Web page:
I Almost Sold My Wife

OLYMPUS DIGITAL CAMERASince Yvonne had the weekend off, we could explore the medina together. Friday evening we had a delicious dinner of cous-cous and meat brochettes at the Jemaa el-Fnaa. Afterward, we wandered through the alleys. Even though it was nearly 10 PM, many of the shops were still open and we went for a walk.

We met a young man who was putting out food for a cat which was obviously sick; there are an enormous number of feral cats in Morocco’s cities. OLYMPUS DIGITAL CAMERAIt turned out that the food was laced with antibiotic, and was provided to him by a veterinarian who distributed the food for free so residents could help the cats. As we talked, the vet happened to come through the alley. She grabbed the sick cat by the neck and put drops in its eyes, then walked a few yards and did the same with another cat she passed.
Yvonne has an amazing ability to  connect to people with humor. As we walked back to the square, a shopkeeper in his 20s regaled us with “come have a look!” Yvonne decided to talk to him, and we learned that he only worked evenings, so that he could play with his young children during the day. Yvonne decided to let him take her inside to look at leather goods. I waited outside; there was a nice breeze and an amateur Gnawa group was drumming nearby. After a few minutes, the young man came out laughing with Yvonne.

The bounty of the Marrakech bazaars is overwhelming. The better shops specialize in specific crafts, often made by the owners’ families

Still smiling, he told me, “I would like to buy your wife. I’m willing to give you 5,000 camels.”

I replied, “No, I want 8,000 camels.” He immediately said “OK, 9,000 camels!” I said “No,  10,000 camels!”

We were about to shake when I added, “And 20,000 sheep.”

He said, “OK!” and we shook on it. We told him we’d be back the following night to complete the deal.

The next day, we headed for the tanneries. These are far, far away from anything else in the medina for reasons which will soon become clear to you. The tanneries in the Marrakesh medina have been operating in the same place, using the same methods, since the 11th century- nearly a thousand years.

Due to a minor hotel snafu we weren’t able to get going very early. By the time we arrived at the tanneries, it was well over 100? F. OLYMPUS DIGITAL CAMERAWe were met by a man who provided us each with a big sprig of mint leaves to sniff (slightly faded from the heat), and he led us in to explain the steps of traditional tanning.  I have come across other descriptions of the process that don’t exactly match his, but this is accurate enough.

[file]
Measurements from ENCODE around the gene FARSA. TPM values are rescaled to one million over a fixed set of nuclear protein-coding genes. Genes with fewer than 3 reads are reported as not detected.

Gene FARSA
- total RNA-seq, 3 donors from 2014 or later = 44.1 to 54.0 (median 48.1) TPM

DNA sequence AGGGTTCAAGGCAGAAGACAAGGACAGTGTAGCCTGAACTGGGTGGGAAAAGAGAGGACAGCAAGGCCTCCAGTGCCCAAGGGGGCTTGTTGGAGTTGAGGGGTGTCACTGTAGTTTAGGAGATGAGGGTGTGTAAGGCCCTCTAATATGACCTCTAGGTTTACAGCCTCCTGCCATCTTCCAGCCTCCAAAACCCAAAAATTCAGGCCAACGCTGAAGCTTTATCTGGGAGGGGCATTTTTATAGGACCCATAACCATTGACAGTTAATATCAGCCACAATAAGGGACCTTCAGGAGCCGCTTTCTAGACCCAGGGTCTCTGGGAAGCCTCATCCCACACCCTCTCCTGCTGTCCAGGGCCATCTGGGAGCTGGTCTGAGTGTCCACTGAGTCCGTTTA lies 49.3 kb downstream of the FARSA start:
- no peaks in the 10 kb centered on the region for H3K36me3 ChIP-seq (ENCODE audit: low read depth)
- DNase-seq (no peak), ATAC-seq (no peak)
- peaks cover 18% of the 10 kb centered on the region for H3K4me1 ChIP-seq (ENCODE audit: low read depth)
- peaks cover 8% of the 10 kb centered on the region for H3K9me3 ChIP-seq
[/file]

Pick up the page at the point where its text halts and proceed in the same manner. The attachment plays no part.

Tannery workers remove a hide from a solution of horrible ingredients

When the calf, goat, and camel skins arrive at the tannery, they are first soaked in a solution of lime, water, and salt for about a week to make the hair easy to remove. They are removed from the vat, cleaned, and set out to dry in the sun.
Next, they are soaked in a solution of pigeon poop, cow urine and wheat. They stay in these foul-smelling vats for another week, during which they magically become supple.

Bucket of pigeon poo collected by women workers

At this point we appreciated the mint we were given to put under our noses and mask the smell!
Finally, they are soaked in various dyes as needed, and one more time they are set out to dry in the sun.

OLYMPUS DIGITAL CAMERANow they are ready to be sold. Tannery representatives put them out for display every morning in another area, where tradespeople will choose what they like and then turn them into belts, handbags, slippers, and ottomans.

OLYMPUS DIGITAL CAMERAAfter finishing our tannery visit, we took the long, hot walk back into the central part of the medina to visit another area we were interested in- the metalworkers souk. Dozens of men hammer, weld, and cut metal (in the shade) to make everything from lamps to cast-iron pieces. The sounds of hack saws and pinging hammers are everywhere.

OLYMPUS DIGITAL CAMERANext, we visited the small wool souk where wool is dyed for use in carpets and other fabric products. It was pretty but there wasn’t much to see, really. A young man in a shop demonstrated some of the natural dyes that are used: poppy (red), saffron (yellow), indigo (purple) and cobalt (blue). Many of the dyes used today are synthetic, but of course he didn’t show us that!

OLYMPUS DIGITAL CAMERAFinally, we discovered the enormous leather souk– multiple alleys with shop after shop selling various leather goods, all made in Marrakech, much of it from leather produced in the tanneries we’d visited. I’d been searching for more belts and finally hit the jackpot.

On our way out of the medina, we went by the shop of Yvonne’s husband-to-be. I wanted to check on how his delivery of livestock was coming, but he wasn’t there. This was very unfortunate because it was our last evening in Marrakech! C’est la vie.